Just six weeks after plans for Cabela’s Crossing in Cheektowaga were made public, the town’s review process is proceeding at a brisk pace.
Monday night, the Town Board approved the site plan, with conditions, for the 88,000-square-foot store – the first in New York State for the nationally known outdoor retailer, and a neighboring four-story, 108-room hotel. Benderson Development owns and manages the development.
“We are trying to move this project along quickly,” said Councilman Stanley J. Kaznowski III. “There’s no impact on any residents.”
Cabela’s Crossing would replace the former Wegmans Food market in what’s been known as Walden Village shopping center. The Home2 Suites by Hilton would be built between the Burlington Coat Factory and the Thruway. Its target market is the regional and Canadian shoppers who visit the area.
Construction on the store is expected to begin this fall, with opening expected in the fall of 2014. Cabela officials have said the store is expected to employ up to 200 full-time, part-time and seasonal employees, and there are no plans to seek government assistance or tax breaks, other than those available to anyone.
The site requires the town engineer’s approval of modifications to the existing drainage system and driveway modifications within the Duke Road right of way. The town’s Zoning Board of Appeals, which meets next week, also needs to act on a few variances.
The Town Board also issued a negative declaration regarding potential environmental impacts.
“It’s going to be a nice complex,” said Councilman James P. Rogowski, who held up a drawing of the proposal. He also noted the lack of residential impacts.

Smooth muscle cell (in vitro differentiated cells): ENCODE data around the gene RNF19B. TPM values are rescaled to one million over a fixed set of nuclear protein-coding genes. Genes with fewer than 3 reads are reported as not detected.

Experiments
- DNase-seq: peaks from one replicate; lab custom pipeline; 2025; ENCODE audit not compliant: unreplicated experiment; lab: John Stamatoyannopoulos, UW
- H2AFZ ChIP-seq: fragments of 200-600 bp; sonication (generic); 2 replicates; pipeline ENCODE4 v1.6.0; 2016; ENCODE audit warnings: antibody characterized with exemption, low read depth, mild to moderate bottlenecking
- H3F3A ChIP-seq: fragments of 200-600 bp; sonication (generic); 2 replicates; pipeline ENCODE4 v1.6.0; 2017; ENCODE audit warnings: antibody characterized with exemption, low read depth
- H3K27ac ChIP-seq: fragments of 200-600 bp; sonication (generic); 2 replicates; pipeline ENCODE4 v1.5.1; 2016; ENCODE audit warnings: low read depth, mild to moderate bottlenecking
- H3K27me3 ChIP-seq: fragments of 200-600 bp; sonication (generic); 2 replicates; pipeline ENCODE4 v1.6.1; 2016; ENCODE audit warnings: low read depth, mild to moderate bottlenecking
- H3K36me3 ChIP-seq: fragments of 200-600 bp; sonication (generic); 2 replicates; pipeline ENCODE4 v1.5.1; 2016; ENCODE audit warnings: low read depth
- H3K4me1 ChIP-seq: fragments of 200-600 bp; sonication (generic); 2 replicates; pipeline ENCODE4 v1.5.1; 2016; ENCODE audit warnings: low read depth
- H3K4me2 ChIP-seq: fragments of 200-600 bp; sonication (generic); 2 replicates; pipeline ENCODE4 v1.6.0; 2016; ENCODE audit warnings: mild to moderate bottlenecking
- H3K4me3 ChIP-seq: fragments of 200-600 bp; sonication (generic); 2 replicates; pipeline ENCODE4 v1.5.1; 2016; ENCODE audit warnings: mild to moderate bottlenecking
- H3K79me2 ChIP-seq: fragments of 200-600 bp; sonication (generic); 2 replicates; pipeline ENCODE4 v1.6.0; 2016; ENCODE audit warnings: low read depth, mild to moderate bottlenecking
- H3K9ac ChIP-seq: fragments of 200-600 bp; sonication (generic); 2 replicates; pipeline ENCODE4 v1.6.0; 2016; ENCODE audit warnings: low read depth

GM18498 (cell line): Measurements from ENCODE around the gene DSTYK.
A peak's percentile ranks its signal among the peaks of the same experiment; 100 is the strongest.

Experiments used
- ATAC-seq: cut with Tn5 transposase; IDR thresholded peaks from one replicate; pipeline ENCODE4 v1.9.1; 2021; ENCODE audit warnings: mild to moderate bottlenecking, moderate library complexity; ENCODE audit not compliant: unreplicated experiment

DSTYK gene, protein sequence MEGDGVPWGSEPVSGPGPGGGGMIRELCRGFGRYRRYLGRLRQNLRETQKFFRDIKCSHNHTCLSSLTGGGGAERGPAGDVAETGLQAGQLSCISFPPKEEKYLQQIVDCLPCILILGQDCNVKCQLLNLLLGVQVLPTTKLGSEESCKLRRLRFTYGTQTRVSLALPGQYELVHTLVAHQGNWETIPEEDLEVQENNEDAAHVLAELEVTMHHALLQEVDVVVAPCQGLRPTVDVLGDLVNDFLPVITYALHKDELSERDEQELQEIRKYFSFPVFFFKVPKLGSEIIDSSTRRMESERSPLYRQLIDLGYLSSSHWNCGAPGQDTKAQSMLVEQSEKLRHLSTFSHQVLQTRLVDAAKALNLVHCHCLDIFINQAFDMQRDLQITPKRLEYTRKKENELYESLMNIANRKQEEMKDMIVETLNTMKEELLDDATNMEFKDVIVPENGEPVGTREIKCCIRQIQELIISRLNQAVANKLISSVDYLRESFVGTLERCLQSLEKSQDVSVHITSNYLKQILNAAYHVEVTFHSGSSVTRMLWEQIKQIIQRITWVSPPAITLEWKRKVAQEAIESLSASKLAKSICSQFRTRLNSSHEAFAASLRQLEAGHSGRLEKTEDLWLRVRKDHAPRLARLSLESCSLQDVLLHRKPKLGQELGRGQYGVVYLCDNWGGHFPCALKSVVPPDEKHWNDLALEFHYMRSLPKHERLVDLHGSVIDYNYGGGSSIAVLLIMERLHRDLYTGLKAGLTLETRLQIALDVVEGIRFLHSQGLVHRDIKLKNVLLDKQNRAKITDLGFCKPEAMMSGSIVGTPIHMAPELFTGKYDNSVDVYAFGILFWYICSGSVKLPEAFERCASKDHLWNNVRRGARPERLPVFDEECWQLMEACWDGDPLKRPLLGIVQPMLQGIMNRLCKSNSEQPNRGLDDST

But that’s not the case for a drive-thru Checkers restaurant proposed for 2563 Union Road, which was the subject of a lengthy public hearing Monday night. Infrastructure and landscaping were installed on the site several years ago, when town officials approved a larger retail business that never was built.
Richard D. Hibbs, a father of two whose house is immediately south of the site, had numerous requests. Some – including installation of an eight-foot tall vinyl fence to replace the six-foot wooden fence previously installed by Benderson Development – received oral agreement from attorney James Boglioli, who works for the developer.
But Boglioli flatly refused Hibbs’s request that the business close at 11 p.m.; proposed operating hours are until 1 a.m. weeknights and 3 a.m. weekends. “That’s not feasible,” Boglioli said.
The Town Board reserved decision Monday night on requests for a special use permit for the drive-thru window and a variance to reduce the required distance between the bypass lane edge of the pavement and the neighboring residential property from 75 feet to 10 feet.